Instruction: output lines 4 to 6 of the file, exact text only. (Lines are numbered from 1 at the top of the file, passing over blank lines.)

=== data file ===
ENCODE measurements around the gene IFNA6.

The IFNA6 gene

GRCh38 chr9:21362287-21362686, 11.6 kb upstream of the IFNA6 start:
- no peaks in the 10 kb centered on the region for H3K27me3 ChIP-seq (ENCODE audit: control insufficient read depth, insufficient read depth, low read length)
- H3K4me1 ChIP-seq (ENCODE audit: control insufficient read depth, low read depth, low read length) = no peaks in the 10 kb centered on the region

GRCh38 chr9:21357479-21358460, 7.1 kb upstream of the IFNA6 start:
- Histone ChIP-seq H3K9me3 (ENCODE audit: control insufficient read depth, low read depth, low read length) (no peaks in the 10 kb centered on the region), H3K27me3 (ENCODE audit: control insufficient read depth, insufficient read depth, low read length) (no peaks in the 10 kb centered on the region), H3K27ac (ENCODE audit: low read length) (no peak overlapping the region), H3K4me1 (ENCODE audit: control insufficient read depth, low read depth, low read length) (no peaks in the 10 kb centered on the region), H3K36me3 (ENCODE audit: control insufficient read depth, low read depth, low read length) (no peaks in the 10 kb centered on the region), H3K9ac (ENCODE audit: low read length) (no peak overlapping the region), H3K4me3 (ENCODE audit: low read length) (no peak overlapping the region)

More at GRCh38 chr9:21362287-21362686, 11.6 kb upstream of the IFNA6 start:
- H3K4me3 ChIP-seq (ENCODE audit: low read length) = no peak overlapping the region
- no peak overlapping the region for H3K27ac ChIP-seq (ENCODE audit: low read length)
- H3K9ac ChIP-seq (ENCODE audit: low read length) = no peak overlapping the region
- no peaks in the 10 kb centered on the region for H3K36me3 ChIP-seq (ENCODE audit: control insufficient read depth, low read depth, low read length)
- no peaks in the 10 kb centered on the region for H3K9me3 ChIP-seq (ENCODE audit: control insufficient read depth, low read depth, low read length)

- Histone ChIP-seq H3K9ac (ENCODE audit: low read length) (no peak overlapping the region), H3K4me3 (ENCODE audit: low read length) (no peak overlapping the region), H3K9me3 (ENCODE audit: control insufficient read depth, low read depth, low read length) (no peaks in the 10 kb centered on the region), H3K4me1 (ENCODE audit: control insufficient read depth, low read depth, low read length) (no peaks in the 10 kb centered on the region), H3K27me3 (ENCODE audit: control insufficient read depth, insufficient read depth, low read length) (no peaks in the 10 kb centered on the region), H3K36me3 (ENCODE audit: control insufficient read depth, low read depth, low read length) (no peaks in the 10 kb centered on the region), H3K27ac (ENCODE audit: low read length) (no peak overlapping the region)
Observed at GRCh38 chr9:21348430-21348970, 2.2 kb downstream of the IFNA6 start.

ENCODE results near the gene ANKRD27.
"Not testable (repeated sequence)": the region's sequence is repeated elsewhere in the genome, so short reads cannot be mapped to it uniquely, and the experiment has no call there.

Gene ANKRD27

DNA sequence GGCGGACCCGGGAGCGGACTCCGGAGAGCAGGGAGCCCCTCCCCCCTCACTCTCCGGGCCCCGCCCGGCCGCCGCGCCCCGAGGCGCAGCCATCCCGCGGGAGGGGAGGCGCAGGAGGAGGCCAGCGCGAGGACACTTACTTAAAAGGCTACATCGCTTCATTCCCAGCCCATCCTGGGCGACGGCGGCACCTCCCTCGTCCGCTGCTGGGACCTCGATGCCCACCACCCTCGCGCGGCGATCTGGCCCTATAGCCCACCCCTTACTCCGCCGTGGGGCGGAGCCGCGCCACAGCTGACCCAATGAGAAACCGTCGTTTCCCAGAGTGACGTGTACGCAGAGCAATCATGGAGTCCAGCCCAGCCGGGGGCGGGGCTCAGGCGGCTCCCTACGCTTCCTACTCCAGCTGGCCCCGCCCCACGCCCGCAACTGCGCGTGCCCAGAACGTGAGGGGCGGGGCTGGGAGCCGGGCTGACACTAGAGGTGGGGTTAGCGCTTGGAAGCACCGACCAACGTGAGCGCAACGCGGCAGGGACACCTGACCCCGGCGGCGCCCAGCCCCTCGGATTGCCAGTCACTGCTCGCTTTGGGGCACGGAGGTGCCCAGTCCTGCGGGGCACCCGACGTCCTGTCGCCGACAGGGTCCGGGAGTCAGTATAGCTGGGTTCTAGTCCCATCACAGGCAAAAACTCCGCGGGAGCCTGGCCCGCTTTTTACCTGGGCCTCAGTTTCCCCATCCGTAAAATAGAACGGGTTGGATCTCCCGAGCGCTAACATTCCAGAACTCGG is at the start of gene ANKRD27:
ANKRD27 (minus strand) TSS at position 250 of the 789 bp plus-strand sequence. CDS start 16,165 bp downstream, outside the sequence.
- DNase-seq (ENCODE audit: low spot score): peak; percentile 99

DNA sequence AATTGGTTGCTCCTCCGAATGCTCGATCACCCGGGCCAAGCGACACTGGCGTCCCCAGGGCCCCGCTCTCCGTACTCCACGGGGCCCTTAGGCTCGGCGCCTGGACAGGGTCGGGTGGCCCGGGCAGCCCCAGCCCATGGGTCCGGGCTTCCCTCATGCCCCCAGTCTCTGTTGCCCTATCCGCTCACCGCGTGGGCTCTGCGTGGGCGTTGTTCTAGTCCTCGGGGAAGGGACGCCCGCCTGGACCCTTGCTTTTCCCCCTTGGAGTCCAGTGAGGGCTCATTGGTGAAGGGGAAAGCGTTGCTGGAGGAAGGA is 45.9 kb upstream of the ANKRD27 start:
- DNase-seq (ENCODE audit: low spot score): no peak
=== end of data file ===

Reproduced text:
- no peaks in the 10 kb centered on the region for H3K27me3 ChIP-seq (ENCODE audit: control insufficient read depth, insufficient read depth, low read length)
- H3K4me1 ChIP-seq (ENCODE audit: control insufficient read depth, low read depth, low read length) = no peaks in the 10 kb centered on the region

GRCh38 chr9:21357479-21358460, 7.1 kb upstream of the IFNA6 start: